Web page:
Naturally, Skyler didn't catatonically wander into the family pool without any impetus. She had been slowly unraveling since Fring's murder, but it was the cars (and Walt's maddeningly cheerful disposition) that finally sent her tumbling over the edge. When Walt brought home not one, but two flashy new whips after burning a similar car to protect the family's middle-class image months before, then droned on and on about the importance of family without acknowledging the pressing threat to their safety, she finally, fully realized what we've been seeing for multiple seasons now: This guy is bats**t crazy. She didn't even need to see him wearing the Heisenberg hat in front of his teenaged son to realize that Walt was now a danger to his children. And having to keep that secret from a clueless Hank and Marie — who are probably her only way out of her impossible predicament — was too much to bear. Kudos to Johnson, writer Sam Catlin, Vince Gilligan, and especially Anna Gunn for pulling off one of the most quietly viscerally disturbing sequences in Bad's turbulent history. Skyler's quiet, determined, dead-eyed march into that eternally troublesome pool was just as effective as Fring's final face-off, and the supporting players' varied reactions perfectly capped off the emotional gravity of the scene. Hank was quick on his feet and emotionlessly efficient, Marie was endlessly empathetic as the family's resident insanity expert, and Walt was just a huge dick, piling on lie after lie to protect his reputation.
As we saw later on, during the series' most heart wrenching fight since the Walt vs. Jesse smackdown of 2011, Skyler's suicide attempt did serve a higher purpose — it got her kids out of the house, at least for the time being. After the party, an emotionally drained Skyler finally let loose and told Walt of her plans to get the kids away from him, but he cruelly, abusively tossed aside each of her frantic pleas with an almost sociopathic ease. Finally Skyler — no longer a woman on the verge of, but instead in the middle of, a nervous breakdown — uttered the words that should have made Walt reconsider his entire life plan. She would sit and wait for the cancer to come back, but this shocking, brutal statement only made the impact it deserved on the audience. The next time we saw Walt, he was shaving his head and insisting to Mike that the show must go on, even if Lydia proved to be an unreliable business partner.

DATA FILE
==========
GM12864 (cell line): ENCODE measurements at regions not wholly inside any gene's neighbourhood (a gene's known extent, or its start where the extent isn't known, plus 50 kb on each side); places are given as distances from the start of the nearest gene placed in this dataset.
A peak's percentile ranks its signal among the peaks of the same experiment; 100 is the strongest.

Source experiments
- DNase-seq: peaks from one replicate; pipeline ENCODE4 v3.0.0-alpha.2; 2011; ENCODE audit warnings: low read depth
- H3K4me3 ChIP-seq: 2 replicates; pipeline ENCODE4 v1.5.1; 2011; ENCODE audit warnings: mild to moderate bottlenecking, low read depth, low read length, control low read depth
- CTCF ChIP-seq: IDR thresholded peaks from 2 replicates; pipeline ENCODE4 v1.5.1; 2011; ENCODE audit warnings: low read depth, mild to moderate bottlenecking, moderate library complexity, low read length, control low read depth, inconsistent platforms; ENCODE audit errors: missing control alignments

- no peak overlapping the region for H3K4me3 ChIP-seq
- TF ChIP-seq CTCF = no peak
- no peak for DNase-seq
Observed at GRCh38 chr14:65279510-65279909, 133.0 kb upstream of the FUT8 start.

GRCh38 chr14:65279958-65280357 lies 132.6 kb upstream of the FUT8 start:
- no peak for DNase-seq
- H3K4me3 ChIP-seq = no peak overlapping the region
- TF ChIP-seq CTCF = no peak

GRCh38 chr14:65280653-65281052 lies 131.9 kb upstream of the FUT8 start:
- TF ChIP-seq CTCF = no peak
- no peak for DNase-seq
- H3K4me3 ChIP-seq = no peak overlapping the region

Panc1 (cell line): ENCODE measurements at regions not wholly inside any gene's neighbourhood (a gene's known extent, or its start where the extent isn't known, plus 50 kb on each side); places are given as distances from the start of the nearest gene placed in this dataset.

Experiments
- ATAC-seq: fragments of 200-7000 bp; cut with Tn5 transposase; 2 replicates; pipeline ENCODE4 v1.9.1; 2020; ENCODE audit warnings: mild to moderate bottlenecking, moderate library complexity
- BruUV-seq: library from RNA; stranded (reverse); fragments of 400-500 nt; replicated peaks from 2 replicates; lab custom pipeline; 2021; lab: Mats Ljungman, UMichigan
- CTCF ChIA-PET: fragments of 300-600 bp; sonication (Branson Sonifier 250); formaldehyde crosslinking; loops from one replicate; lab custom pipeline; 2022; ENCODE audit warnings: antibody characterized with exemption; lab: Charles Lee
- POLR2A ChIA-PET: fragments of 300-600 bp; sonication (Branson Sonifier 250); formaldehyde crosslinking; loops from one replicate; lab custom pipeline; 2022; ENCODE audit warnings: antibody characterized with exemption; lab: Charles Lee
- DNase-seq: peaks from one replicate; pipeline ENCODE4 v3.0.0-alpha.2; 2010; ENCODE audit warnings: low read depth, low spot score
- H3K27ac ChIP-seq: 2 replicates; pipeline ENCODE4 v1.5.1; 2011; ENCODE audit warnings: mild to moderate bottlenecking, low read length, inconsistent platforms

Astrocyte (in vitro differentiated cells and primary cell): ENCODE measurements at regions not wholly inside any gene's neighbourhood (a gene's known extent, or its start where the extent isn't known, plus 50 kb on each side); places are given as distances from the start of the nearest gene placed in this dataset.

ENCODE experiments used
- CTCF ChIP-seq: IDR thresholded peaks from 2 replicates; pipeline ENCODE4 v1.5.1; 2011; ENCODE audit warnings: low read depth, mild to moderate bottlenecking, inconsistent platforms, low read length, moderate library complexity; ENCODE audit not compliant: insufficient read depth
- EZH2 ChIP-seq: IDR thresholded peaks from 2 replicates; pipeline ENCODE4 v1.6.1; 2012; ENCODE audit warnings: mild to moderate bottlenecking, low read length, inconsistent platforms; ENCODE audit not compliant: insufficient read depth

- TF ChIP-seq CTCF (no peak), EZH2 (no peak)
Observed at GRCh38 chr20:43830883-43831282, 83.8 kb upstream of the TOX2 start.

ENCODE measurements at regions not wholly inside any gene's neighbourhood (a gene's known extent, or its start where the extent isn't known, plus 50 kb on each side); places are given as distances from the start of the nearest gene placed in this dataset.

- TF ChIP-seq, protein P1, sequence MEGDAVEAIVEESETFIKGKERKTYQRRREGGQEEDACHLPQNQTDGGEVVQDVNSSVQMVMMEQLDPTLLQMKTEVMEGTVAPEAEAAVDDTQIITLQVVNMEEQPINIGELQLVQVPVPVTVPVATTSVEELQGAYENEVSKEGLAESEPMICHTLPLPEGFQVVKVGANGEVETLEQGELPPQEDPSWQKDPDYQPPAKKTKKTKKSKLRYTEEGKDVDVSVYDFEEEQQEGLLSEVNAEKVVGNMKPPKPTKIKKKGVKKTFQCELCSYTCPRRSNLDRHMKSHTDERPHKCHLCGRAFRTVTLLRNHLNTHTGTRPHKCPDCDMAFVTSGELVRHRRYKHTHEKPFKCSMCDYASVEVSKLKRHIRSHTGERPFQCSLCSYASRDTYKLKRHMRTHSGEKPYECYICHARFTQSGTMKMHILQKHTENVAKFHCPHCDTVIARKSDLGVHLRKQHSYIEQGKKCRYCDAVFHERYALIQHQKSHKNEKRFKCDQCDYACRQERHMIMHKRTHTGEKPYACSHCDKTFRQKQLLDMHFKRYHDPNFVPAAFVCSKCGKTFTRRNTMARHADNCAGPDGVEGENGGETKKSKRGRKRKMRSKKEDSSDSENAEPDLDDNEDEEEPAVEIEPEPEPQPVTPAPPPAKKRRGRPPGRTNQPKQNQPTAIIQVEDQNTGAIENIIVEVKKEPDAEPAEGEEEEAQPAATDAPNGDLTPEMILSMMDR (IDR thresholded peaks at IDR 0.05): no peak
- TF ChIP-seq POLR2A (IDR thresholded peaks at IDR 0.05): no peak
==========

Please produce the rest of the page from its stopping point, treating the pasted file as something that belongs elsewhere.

Which brings us to tonight's B-plot: Jesse met up with Lydia to retrieve her Madrigal-approved supply of methylamine, but the skittish, mismatched shoes-wearing bug-eyed brunette seemingly panicked when she realized that her supply may have been tampered with. This was enough to convince Mike that Lydia is a crazy, disposable liar, but Jesse wasn't convinced. (Poor guy — always seeing the imaginary best in people. He's definitely on the wrong show.) Mike thinks that Lydia — who we know is a bonafide liar, as she told Mike that a gaggle of DEA agents came in and screamed at her, when it was really just a recently-promoted Hank and a few buddies, calmly chatting — tampered with the container herself, but the true story remains to be seen. Either way, something is clearly very, very up with Lydia. You don't get to be a trusted, high-ranking member of Gus Fring's criminal enterprise for your methylamine access alone. Mike begrudgingly thinks that her femininity has given her a permanent pass, but I'd put money on this woman having many other hidden tricks up her designer sleeve.
Follow Shaunna on Twitter @HWShaunna
[Photo Credit: AMC]
'Breaking Bad' Cast Connections: 'Total Recall' and Other Common Bonds — INFOGRAPHIC
'Breaking Bad' Recap: Hazard Pay
'Breaking Bad' Recap: Madrigal